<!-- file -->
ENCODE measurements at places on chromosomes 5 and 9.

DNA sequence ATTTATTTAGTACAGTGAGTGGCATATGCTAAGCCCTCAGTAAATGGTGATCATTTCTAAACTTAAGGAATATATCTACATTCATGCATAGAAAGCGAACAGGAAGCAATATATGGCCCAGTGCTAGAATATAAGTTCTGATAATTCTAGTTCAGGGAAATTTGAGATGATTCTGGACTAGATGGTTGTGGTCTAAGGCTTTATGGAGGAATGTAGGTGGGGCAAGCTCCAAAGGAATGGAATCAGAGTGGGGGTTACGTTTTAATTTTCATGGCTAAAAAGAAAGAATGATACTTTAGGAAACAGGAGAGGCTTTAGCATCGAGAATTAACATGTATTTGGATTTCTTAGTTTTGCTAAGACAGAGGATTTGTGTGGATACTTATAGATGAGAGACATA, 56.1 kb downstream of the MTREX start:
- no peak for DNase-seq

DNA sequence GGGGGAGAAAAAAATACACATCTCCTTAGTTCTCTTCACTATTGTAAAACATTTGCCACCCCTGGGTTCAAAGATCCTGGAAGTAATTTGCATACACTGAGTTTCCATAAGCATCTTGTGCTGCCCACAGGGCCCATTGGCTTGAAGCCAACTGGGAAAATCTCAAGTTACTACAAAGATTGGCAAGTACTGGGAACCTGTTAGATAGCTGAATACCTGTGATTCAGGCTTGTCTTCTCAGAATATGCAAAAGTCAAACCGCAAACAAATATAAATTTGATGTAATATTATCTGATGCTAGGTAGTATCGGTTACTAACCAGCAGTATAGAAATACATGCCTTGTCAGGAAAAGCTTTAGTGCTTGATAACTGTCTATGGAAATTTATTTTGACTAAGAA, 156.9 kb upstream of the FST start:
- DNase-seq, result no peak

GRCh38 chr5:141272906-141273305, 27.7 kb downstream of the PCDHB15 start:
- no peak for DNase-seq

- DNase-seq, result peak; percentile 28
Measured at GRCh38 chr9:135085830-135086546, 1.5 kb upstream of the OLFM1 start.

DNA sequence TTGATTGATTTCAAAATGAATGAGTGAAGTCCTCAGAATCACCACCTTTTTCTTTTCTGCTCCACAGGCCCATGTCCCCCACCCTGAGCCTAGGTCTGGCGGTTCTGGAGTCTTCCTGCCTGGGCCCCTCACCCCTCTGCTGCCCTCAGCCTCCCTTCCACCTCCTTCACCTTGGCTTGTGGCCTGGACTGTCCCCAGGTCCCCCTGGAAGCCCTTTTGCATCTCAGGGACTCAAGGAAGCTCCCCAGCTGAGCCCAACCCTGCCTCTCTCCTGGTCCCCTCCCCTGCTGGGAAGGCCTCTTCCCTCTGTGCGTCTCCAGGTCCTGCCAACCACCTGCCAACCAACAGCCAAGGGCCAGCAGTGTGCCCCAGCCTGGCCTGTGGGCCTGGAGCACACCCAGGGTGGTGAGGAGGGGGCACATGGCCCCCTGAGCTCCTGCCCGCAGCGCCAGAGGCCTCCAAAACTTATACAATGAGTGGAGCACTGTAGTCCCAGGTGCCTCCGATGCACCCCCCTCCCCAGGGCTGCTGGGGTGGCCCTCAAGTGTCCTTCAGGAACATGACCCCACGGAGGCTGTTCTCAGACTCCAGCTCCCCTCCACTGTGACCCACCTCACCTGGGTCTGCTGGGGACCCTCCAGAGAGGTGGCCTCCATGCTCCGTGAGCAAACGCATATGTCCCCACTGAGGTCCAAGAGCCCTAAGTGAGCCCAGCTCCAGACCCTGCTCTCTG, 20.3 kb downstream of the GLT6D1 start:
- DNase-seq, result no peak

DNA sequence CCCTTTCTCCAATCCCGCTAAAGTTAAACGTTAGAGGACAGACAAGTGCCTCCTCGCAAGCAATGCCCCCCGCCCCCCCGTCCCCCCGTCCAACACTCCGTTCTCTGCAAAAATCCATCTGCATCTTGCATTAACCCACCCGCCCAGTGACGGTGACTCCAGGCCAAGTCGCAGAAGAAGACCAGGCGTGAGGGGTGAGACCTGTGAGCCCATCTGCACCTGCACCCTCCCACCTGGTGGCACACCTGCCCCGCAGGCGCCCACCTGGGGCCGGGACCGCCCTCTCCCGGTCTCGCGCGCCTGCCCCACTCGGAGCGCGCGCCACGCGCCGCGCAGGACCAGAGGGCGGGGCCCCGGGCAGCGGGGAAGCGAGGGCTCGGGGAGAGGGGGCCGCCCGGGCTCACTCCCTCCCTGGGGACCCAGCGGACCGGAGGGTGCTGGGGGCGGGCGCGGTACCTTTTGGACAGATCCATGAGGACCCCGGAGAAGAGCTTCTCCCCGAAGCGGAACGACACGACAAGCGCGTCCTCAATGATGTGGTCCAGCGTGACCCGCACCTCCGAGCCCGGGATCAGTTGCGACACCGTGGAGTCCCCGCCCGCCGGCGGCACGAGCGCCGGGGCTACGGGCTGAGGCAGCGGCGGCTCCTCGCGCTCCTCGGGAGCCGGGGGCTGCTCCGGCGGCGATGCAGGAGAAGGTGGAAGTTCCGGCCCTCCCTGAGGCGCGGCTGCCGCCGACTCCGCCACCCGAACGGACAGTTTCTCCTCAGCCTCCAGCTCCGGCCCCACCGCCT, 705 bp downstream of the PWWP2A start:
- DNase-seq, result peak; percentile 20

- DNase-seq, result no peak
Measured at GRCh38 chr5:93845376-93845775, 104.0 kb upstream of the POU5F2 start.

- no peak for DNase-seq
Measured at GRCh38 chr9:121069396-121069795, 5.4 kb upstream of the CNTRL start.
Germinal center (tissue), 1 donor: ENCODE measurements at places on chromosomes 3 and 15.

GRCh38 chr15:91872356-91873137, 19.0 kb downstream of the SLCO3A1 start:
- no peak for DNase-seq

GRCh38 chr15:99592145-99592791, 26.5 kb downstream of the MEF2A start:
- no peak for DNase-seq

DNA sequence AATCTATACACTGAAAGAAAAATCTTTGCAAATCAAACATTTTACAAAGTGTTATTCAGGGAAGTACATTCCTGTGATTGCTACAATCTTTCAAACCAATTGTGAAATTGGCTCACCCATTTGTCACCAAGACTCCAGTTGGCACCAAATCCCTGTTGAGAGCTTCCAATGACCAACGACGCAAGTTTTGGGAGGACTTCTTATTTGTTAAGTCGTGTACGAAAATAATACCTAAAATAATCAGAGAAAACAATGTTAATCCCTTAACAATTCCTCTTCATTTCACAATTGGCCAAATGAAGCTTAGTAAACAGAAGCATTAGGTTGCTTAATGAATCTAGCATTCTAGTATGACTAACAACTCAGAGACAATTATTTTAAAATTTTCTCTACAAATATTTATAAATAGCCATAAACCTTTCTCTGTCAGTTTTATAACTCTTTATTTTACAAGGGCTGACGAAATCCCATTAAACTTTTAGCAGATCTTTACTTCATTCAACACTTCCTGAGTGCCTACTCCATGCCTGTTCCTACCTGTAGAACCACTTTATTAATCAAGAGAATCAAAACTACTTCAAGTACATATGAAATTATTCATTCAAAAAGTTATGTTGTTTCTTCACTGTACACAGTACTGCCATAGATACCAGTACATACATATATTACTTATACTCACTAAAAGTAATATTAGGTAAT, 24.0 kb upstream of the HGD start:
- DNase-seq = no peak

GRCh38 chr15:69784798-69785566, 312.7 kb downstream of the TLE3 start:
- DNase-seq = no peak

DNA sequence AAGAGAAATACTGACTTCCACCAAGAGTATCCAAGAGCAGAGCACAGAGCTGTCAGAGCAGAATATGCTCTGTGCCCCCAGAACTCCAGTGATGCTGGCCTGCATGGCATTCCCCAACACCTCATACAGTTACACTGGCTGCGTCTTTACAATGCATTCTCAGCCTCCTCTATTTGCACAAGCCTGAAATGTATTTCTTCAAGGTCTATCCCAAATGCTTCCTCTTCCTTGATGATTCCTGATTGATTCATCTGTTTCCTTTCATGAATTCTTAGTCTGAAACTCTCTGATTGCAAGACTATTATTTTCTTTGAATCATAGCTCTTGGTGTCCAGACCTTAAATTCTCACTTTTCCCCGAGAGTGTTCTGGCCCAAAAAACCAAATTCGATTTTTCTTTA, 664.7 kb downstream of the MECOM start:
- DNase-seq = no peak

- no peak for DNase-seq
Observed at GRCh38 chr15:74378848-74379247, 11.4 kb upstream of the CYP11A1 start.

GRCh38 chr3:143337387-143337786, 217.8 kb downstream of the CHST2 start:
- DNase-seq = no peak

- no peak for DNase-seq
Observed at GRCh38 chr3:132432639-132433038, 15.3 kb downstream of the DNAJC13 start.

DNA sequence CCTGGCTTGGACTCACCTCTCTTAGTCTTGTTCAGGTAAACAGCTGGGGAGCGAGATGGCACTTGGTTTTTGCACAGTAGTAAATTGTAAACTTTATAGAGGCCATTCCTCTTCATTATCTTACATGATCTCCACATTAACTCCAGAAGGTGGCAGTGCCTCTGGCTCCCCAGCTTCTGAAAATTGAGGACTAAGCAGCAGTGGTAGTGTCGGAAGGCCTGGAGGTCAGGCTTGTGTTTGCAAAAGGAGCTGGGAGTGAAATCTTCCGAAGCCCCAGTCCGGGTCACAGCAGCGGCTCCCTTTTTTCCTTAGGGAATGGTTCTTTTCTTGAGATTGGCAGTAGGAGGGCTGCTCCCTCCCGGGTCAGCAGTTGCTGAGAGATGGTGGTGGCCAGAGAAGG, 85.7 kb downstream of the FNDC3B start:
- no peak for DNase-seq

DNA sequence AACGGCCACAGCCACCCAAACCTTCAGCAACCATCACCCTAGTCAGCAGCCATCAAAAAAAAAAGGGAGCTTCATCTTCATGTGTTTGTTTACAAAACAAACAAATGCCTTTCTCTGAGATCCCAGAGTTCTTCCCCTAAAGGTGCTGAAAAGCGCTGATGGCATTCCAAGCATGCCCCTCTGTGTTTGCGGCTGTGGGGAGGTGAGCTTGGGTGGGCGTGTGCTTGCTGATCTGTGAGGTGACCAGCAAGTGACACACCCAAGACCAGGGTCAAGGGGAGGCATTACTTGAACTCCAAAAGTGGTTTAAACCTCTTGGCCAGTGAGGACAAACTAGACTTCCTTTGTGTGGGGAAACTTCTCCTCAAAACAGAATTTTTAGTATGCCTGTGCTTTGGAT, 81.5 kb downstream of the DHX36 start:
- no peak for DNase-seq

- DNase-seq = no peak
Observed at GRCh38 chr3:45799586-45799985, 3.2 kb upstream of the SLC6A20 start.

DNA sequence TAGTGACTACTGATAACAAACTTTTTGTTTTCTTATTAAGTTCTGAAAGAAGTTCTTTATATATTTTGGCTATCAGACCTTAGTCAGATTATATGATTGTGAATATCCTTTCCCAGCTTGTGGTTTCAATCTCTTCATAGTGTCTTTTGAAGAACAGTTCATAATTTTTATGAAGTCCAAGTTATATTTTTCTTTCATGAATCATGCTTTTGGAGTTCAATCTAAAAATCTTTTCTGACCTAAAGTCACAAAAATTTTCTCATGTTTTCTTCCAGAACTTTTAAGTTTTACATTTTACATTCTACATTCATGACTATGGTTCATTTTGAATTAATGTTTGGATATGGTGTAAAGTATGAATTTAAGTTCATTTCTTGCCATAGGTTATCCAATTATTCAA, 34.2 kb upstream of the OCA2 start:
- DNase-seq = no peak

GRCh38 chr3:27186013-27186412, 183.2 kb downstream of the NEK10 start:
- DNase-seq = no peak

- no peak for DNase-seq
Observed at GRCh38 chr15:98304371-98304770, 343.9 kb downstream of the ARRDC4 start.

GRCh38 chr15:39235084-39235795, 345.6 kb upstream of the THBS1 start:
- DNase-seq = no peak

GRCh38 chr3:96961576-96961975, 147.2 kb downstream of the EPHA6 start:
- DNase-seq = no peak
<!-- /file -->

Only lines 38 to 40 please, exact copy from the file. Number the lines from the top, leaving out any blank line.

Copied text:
- no peak for DNase-seq

- DNase-seq = no peak
Observed at GRCh38 chr3:45799586-45799985, 3.2 kb upstream of the SLC6A20 start.